Friday, February 3, 2012

Born With Greatness Thrust Upon Him, Part 1


Growing up, I was always a bit ahead of where children my age were supposed to be. I had taught myself to read both English and Spanish before I entered school, and by the time the other kids were starting to learn to read and write in their first language I was working on my fifth.

I never got anything but the best grades in any subject, and would eventually be the valedictorian of my high school class--no contest since I'd had perfect grades all four years.

I was never sick, and never even hurt. I was the star of every sports team I ever wanted to join. There were people who didn't like me, or who dismissed me as a show-off or a glory hound, but none of those people ever knew me well. Anyone who took much time at all to talk to me generally liked me.
I was, to put it simply, good at everything up to and including making people like me despite being good at everything.

This was my normal. I never knew anything else. I never really understood just how different I was from everybody else around me. I never knew just how much my abilities exceeded those of every other person.

I had been offered good scholarships at many different universities--any that I had asked--but my mother did not have the money to pay the remaining costs of schooling. I could have taken a loan or applied for financial aid, but she was not ready for me to leave.
I decided to stay at home for one year, taking basic classes at the local university where I did not have to pay for room and board and could cover my tuition through scholarship. I was just taking basic courses at the time, but I took a part-time job at a department store to help pay for my next year when I moved on. I could have been promoted to a manager position at that store if I had dropped my classes and had the hours available. I could have been promoted all the way up and lived comfortably, but I didn't.

So I took my meager paycheck to a bank one day, and that's where this story really starts.
Three people in ski masks with guns came in. I don't think they really knew how to pull off a bank robbery, but they were desperate and they were trying it anyway.

They all fired into the air, and most of the people got down. As I was moving, I saw a teenaged girl, too frightened to do anything.
They could have just left her alone. If she couldn't even drop to the floor, what else could they do to stop them?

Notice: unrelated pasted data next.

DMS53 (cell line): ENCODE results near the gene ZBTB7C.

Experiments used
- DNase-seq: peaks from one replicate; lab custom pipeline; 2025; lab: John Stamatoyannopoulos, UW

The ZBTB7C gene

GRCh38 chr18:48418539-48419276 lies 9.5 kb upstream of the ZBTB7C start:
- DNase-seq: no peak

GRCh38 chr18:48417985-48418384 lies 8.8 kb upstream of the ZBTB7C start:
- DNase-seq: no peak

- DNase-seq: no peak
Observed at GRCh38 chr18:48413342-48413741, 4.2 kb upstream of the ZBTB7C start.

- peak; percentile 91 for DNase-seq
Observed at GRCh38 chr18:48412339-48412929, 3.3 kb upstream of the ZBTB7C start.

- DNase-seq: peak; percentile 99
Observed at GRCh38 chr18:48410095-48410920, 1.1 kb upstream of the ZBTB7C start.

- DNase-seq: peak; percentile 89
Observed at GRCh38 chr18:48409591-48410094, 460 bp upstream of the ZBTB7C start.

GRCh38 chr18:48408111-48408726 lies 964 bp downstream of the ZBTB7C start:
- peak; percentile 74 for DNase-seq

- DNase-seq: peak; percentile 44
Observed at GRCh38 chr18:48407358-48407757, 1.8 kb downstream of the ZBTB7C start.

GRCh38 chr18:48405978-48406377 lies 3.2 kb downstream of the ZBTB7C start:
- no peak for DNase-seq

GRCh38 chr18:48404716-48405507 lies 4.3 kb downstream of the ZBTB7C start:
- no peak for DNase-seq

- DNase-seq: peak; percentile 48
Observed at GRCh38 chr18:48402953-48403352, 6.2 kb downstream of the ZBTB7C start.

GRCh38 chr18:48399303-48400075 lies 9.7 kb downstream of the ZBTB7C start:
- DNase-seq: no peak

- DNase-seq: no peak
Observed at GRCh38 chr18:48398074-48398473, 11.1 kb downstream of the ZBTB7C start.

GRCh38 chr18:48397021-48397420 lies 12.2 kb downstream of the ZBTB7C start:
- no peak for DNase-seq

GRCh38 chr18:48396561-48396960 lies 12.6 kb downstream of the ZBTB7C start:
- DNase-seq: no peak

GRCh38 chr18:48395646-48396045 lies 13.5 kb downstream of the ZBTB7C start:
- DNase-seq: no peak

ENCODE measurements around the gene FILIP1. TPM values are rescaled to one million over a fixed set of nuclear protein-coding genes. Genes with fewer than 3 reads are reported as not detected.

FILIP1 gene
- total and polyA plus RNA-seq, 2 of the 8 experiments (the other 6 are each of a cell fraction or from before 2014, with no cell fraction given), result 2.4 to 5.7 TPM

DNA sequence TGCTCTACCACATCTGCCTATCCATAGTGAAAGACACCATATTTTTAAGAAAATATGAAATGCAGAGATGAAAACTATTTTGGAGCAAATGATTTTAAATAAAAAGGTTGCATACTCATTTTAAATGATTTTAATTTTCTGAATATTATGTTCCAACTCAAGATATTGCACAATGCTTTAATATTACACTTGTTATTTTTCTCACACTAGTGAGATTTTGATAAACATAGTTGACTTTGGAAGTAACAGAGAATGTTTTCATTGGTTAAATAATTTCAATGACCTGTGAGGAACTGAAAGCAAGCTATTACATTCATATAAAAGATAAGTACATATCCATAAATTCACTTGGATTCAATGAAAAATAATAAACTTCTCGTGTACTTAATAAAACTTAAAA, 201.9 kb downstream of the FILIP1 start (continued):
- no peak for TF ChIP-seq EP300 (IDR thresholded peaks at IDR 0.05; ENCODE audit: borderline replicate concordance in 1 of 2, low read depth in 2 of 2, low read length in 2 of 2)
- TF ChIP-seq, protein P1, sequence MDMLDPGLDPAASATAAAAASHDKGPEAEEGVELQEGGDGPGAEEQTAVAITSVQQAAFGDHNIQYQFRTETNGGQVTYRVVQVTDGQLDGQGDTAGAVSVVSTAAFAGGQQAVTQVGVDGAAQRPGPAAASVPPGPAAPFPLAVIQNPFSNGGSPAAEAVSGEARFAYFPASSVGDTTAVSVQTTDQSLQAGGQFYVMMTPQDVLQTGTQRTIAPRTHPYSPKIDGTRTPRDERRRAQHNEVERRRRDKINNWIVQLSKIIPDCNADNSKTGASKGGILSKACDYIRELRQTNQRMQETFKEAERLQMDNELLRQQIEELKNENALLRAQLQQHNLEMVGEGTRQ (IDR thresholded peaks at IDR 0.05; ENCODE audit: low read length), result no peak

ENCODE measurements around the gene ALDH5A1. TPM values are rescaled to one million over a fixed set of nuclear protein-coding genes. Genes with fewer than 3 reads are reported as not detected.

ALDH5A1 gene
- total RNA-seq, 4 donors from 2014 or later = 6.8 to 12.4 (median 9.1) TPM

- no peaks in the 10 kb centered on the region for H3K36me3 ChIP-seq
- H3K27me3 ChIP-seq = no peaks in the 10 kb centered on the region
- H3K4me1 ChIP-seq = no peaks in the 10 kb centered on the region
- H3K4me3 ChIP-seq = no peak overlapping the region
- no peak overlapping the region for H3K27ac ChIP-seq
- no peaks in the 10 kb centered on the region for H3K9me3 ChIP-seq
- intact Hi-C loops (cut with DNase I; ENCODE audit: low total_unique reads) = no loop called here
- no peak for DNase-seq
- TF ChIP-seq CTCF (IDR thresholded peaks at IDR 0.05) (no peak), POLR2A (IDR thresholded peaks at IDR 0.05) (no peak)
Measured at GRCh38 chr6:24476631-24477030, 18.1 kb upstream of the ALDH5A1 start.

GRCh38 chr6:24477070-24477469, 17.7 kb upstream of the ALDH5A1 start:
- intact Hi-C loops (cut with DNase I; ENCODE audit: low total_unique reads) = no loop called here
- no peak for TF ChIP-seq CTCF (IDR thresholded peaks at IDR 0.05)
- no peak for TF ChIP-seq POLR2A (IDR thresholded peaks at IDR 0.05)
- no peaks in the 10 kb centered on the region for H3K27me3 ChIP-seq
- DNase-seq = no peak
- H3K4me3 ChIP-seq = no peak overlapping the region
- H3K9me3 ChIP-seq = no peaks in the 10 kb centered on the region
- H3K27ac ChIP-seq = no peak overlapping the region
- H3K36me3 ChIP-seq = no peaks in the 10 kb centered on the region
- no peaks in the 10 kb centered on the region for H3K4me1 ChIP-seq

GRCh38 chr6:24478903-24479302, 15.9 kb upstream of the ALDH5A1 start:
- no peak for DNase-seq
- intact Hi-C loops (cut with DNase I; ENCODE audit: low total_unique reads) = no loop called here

But the woman in the ski mask, she was scared, too. And this wasn't part of her plan. She ran over to the girl, shouting at her. She raised her gun to strike her, and I moved to intercept. "She's just scared!" I said, "Leave her be and we won't do anything to you."
There was a pause. Then she shot me.

It was pain like I had never known. I ripped away my shirt, tears streaming and the pain screaming at me. I was dying, I knew it. I could not bear this pain... but then, I had never had to before, had never had a chance to build up a pain tolerance.
The only wound was a small bruise on my chest. I looked at it. The teenager looked at it. The bank robber looked at it.

And then I hit her. I knew instantly that I had hit her harder than I should have. That this ordinary woman was no match for my strength and that I didn't need to punch her so hard to take her down. I had risked hurting her more than I had really wanted to do--but she had tried to murder me and I didn't feel too bad about it.

But then her two partners were paying attention now. They raised their guns. I really didn't want to get shot again, even thought I was mostly uninjured. Even more, I was afraid that they would shoot somebody else.

I had never actually pushed myself before, y'know? Never tried to find my limits. In that moment, I closed the distance between me and the men in masks faster than they could finish raising their weapons.
I hit them, but not so hard as I'd hit the woman. Now that I'd done it, even just once, I'd learned exactly how to do it right. They were down, but unlike their partner they wouldn't need the medical care.

A cheer rose. Later, a reporter called me "Exemplar, the Ultimate Man," and at least that first part stuck.

And that's why today I'm a superhero who doesn't keep my identity secret--just because the whole thing started by accident and I didn't know I should.
I don't recommend it. If you ever become a superhero, wear a damn mask. After staying here for her, I suddenly had to cut off all ties with my mother, publicly and faux angrily, with the implication that I didn't care what happened to her and wouldn't bother protecting her if she were in trouble.
Thus far, no villain has called my bluff. But the public separation is real; if she were in trouble, I wouldn't know it any sooner than if it were somebody else, and I couldn't take it any more seriously than I do even when the victim is a stranger...

But that's a tangent. The bank robbery story is pretty lame, yeah? You wanted to hear about my first adventure as Exemplar, and that story is it, but... I think you really wanted to know about my first encounter with a real supervillain. Right.

Yeah, okay, let's talk about Kaos.

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